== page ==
Twitter falls as Jack Dorsey, CEO, testifies in front of the Senate Intelligence Committee.

Jack Dorsey, CEO of Twitter, is heading back to the hill for his second testimony. The hearing is scheduled to start at 1:30 P.M. E.T.

Twitter Tumbles

At the close, Twitter was down 6% to $32.73.

Rep. Leonard Lance Asks for Timeline

Lance wants to know when anyone can expect Twitter to roll out a more effective system to weed out harassment and abuse. Dorsey said that he didn't have an idea of a timeline just yet.

"Privacy is a Fundamental Human Right," Said Dorsey

Dorsey said that they challenge eight to 10 million accounts a week to test if they're real.

Dorsey also said that Twitter was working on ways to speed up the time between reporting tweets and Twitter removing them if they violate the terms and conditions of the site. 

Twitter is down 5%. 

Can Twitter Be More Friendly for Women?

Rep. Diana DeGette cited an Amnesty International report titled "Toxic Twitter" that revealed how dangerous Twitter can be for women.

Dorsey responded that Twitter is attempting to aggregate harassment and other reported data and to make it public.

He said that Twitter is also working on modernizing enforcement actions so that users don't have to report abuses.

Rep. Fred Upton Asked About Twitter's Policies

Dorsey said that Twitter is always looking to evolve its policies. 

"We need to make them a whole lot more approachable," said Dorsey about Twitter's terms of service.  

Content Moderation

"I do believe that we need to do more to protect private individuals more than public figures," Dorsey said. "We do believe that we need a lot more transparency around our actions."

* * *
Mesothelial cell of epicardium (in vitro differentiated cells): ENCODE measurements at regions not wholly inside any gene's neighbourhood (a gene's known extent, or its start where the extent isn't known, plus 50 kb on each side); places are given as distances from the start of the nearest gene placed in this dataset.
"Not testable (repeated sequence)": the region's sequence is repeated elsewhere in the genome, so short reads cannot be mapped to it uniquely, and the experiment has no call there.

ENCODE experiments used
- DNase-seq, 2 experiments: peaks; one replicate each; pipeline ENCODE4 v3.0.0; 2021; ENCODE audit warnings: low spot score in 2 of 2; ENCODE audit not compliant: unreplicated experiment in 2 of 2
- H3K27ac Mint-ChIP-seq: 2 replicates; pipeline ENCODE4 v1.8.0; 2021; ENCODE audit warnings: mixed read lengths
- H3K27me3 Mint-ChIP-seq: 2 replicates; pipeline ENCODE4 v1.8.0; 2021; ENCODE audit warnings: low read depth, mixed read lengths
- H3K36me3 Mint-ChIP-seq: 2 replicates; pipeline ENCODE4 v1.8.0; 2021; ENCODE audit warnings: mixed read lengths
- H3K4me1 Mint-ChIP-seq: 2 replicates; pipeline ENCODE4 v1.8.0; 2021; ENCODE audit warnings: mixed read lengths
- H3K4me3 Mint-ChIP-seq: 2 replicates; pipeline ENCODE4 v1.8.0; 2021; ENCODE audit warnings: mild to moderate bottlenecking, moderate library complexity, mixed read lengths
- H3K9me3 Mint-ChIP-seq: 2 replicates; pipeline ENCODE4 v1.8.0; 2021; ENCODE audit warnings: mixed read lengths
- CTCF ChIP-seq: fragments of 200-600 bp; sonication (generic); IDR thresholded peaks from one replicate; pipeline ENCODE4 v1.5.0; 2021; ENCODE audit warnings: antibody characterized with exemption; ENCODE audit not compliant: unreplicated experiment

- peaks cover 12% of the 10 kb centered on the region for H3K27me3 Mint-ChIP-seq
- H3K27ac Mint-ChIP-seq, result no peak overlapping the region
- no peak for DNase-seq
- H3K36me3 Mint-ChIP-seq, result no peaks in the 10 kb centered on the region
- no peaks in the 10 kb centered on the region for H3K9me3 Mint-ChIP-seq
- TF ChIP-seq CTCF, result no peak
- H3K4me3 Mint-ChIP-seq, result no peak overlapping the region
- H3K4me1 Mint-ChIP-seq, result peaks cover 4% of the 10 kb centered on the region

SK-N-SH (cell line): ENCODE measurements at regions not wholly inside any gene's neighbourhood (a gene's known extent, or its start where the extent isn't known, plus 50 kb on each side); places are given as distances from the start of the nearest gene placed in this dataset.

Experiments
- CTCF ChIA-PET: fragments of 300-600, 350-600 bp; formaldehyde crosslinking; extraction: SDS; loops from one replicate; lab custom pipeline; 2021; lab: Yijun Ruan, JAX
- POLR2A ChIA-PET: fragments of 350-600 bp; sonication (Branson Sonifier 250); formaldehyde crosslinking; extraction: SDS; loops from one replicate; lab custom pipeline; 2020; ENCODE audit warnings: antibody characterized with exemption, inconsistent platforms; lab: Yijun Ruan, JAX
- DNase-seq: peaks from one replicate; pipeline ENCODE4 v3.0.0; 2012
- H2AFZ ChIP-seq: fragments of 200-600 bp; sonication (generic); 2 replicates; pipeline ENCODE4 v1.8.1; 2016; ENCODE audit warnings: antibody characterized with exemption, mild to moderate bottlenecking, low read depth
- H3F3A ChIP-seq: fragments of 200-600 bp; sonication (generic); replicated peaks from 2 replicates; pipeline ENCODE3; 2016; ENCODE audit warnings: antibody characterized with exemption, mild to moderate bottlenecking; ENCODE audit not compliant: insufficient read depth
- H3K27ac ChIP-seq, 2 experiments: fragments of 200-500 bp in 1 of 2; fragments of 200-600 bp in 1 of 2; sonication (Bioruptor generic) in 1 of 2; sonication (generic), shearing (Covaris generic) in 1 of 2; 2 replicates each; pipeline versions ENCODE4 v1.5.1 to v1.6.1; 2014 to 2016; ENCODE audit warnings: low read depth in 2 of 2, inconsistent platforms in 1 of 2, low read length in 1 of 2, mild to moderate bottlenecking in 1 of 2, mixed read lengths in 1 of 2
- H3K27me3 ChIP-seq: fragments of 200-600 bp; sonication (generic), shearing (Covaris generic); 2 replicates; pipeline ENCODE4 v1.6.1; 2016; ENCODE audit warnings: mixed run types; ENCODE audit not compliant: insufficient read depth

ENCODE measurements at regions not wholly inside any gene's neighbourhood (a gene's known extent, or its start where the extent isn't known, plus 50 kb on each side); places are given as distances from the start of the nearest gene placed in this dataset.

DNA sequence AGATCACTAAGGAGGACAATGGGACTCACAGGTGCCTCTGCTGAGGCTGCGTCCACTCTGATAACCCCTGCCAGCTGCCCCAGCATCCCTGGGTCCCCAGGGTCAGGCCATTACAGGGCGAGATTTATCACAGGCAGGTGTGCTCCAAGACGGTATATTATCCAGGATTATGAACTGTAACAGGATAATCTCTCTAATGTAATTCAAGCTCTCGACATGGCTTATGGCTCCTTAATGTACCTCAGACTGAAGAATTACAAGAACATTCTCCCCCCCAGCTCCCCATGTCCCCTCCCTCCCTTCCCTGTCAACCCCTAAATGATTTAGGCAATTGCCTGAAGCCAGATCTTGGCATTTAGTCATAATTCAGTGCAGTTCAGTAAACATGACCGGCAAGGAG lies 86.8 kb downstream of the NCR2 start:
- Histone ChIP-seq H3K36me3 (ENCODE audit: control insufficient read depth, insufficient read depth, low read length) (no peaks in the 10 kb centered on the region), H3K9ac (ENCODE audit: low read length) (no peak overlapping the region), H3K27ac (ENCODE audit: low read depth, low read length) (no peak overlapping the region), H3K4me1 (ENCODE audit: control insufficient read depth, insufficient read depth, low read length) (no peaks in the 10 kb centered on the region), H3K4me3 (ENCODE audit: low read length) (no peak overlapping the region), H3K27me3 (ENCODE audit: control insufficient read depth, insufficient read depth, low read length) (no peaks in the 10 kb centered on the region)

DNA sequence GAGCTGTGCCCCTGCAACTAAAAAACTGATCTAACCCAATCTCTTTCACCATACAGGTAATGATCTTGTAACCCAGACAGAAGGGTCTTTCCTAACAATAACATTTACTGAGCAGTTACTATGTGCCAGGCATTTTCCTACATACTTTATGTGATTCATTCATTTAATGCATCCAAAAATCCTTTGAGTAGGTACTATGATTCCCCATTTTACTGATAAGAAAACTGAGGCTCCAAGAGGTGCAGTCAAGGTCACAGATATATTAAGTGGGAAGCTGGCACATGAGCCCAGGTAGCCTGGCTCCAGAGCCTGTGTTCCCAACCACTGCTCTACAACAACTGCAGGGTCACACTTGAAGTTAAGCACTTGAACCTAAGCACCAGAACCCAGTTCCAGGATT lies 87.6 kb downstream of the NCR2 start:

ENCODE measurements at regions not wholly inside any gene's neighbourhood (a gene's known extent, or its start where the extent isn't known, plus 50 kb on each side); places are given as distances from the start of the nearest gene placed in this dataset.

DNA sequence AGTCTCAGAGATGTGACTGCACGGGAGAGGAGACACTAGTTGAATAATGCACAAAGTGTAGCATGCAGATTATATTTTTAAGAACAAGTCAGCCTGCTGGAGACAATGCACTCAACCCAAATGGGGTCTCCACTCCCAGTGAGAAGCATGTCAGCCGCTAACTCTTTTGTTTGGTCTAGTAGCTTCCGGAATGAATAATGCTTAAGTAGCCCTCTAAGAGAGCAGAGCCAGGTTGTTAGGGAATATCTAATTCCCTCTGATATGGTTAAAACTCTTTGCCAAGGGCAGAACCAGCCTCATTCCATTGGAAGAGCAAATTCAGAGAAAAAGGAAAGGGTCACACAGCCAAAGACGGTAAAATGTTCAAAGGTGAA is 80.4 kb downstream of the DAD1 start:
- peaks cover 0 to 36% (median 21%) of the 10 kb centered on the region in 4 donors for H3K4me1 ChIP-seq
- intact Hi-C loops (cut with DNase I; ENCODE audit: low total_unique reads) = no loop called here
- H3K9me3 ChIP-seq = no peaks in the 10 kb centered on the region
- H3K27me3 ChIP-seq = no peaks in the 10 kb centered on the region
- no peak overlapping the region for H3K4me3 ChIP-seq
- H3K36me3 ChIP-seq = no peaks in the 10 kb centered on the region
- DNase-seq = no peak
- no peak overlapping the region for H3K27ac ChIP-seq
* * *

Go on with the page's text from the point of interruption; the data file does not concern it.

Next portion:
Dorsey's Opening Statement

Once again, Dorsey is opening with a speech that he's also tweeting it out.

For our part, machine learning teams at Twitter are experimenting with these techniques and developing roadmaps to ensure present and future machine learning models uphold a high standard when it comes to algorithmic fairness. It's an important step towards ensuring impartiality.

— jack (@jack) September 5, 2018

Also, there's a distinction we need to make clear. When people follow you, you've earned that audience. And we have a responsibility to make sure they can see your tweets. We do not have a responsibility, nor you a right, to amplify your tweets to audiences that don't follow you.

— jack (@jack) September 5, 2018

Jack's Back

Dorsey will be testifying in front of the House of Representatives. He's expected to discuss conservative bias on the social media platform. 

Twitter is down around 4.7%.

Twitter is on Track for Worst Day Since July

Twitter is still down around 5% and Facebook is down around 2%.

Sen. Tom Cotton Calls Out Google's Relationship with China

Cotton said that Sandberg and Dorsey should be proud about being blocked by China.

Cotton asks why Facebook and Twitter allow WikiLeaks and Julian Assange to operate on the platforms. Both Sandberg and Dorsey said that they would not defend their companies stances on WikiLeaks and Assange, but that neither platform had found violations. 

Sen. Joe Manchin Asks About Users Selling Drugs on Social Media Platforms

How much responsibility do social media companies have when it comes to drug dealing through the platforms?

There was a heavy pause before Sandberg offered an answer. 

"This is prohibited on our service," Dorsey answered. He said that Twitter plans to find better ways to shut down drug dealing before it happens.

Manchin asked whether or not there should be laws that hold companies responsible for the drug dealing. He wondered if it'll change the way the platforms will handle drugs being sold through the platforms. 

Why are you not doing business in China asked Manchin? Both Sandberg and Dorsey answered that they were blocked in China.

Sandberg says that doing business in China is not possible right now due to the fact that Facebook and China have different beliefs and Facebook is not interested in compromising those beliefs.

Sen. James Lankford

Is information from suspended accounts archived? Dorsey said that he'd have to get back to Lankford on the issue. Sandberg said that Facebook stores the information.

Facebook is down 2% and Twitter is down 5.4%. The Nasdaq is also suffering and is down around 1%.

Thoughts on Educating Users?

"We've worked on media literacy programs," noted Sandberg.